The Bureau of Labor Resources and Social Security of Mianzhu reports that around 20,000 local people are working outside Sichuan Province, less than one tenth of the total labor force.

Before the Spring Festival in late January, Liu returned and worked at another small mine set up by one of his fellow villagers in the neighboring city of Shifang.

Employment has been a priority since the earthquake. In the past year, the Mianzhu labor bureau has offered more than 18,000 public-welfare posts at modest salaries, such as warehouse work or street sweeping.

At the same time about 6,000 people have been trained in sewing and construction courses, according to Chen Shanyong, the bureau chief.

Jiangsu Province, which is responsible for the point-to-point assistance to Mianzhu, offered another 50,000 jobs at five large job fairs, and 6,000 locals were taken to the coastal province. "In spite of the earthquake, we didn't encounter major problems in employment creation last year," Chen says.

But the reality turns out to be less positive. Liu's niece, Jiang Mingyu says it is difficult for her to set the tailoring shop as she wishes and the government is encouraging.

"Where can I get the initial funding to launch my business?"

Scarce jobs

It's true that they have in place micro credit loans, but the plan targets university graduates or young farmers.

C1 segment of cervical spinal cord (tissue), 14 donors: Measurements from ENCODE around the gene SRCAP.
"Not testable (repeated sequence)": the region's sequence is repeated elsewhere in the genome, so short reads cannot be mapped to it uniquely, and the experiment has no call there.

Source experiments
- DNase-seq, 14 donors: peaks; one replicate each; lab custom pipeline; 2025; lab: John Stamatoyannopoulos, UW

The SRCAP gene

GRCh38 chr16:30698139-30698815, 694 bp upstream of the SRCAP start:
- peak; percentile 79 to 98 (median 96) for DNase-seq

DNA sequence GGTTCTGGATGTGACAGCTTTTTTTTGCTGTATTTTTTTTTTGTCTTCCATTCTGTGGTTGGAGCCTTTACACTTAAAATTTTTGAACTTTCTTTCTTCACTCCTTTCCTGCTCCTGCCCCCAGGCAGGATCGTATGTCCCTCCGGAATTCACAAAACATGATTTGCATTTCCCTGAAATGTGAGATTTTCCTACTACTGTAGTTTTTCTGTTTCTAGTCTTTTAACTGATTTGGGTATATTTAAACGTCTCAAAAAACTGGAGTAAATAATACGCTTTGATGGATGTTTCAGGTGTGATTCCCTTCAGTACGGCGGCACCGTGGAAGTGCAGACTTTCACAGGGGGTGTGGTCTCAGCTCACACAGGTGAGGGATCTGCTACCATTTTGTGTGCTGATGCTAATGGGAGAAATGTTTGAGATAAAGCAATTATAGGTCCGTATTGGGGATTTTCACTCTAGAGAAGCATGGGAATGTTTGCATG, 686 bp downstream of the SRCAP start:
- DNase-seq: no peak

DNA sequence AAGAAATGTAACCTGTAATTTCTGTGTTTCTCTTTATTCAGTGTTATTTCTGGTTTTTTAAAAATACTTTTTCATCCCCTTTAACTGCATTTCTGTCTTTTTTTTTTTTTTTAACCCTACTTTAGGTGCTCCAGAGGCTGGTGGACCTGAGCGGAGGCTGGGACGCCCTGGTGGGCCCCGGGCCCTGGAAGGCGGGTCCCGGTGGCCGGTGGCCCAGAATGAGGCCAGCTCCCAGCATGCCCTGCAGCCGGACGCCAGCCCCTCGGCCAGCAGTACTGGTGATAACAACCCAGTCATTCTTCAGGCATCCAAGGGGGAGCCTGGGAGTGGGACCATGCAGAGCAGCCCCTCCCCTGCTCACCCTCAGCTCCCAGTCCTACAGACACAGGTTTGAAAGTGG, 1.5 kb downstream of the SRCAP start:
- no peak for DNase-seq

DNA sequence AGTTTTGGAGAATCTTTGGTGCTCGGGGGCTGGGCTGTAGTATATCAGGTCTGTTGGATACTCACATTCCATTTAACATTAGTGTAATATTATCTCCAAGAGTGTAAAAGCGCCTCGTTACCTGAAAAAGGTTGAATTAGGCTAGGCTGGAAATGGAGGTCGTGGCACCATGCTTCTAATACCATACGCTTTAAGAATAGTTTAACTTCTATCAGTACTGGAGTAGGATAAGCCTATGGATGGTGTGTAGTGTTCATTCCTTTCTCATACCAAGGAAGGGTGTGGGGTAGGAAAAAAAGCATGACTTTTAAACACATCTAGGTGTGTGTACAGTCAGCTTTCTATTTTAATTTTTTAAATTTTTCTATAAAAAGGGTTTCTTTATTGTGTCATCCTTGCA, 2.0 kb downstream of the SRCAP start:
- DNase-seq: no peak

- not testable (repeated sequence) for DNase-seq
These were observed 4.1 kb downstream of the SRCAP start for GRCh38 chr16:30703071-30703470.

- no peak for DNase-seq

"We don't have cash in our pockets for a change of life, so it's better to stay at home and do nothing because this saves money."

Women face greater disadvantages. During the day, Chen Mingfang goes to nearby construction sites to do odd jobs like mixing cement or carrying bricks, but such basic work is not readily available.

"I often move around different places," Chen says, wiping her brow in a kitchen shared by 10 families.

Meanwhile, the re-location of the Dongfang Turbine from the Hanwang town of Mianzhu to Deyang City is viewed as a serious blow, as many small businesses surrounding the factory had relied on it for income.

Export-oriented companies like Shengda Clothing and Lonmon Chemicals have also been hard hit by the financial crisis.

If jobs are the first priority, then second is housing. "A stable house drives home a sense of security, doesn't it?" says Liu.

For the moment, the 40,000 inhabitants in Liu's community have no clear idea where their permanent homes will be, as the town plan has yet to be drawn up.

The government of Mianzhu has agreed to provide a 16,000-yuan subsidy to each family, but that is far from enough to build a house, says Liu.

The cost of construction materials is a big worry. Bricks have risen from 0.6 yuan to 1.4 yuan each. Calculated this way, the cost of building a house has reached 820 yuan per square meter, Liu estimates. "It is unaffordable for most of us."

A survey by the Hong Kong Polytechnic University (HKPU) of 1,600 households in Qingping in February suggests that each family has lost an average 60,000 yuan in assets.

"The most difficult time, the psychological pain, is over, but this has been replaced by confusion about the future," says Zhu Yuxin, a sociology teacher from Sichuan Agricultural University, who heads the Assets-based Community Reconstruction program in Qingping under the sponsorship of HKPU.

"Our central guideline is to explore and integrate the inner strength of t°?he fractured communities, so that effective means of livelihood will be secured.

"Right now, I'm also caught up by the complexity of the problems.

"All that we can do is to make a detailed survey, right from the beginning," he says.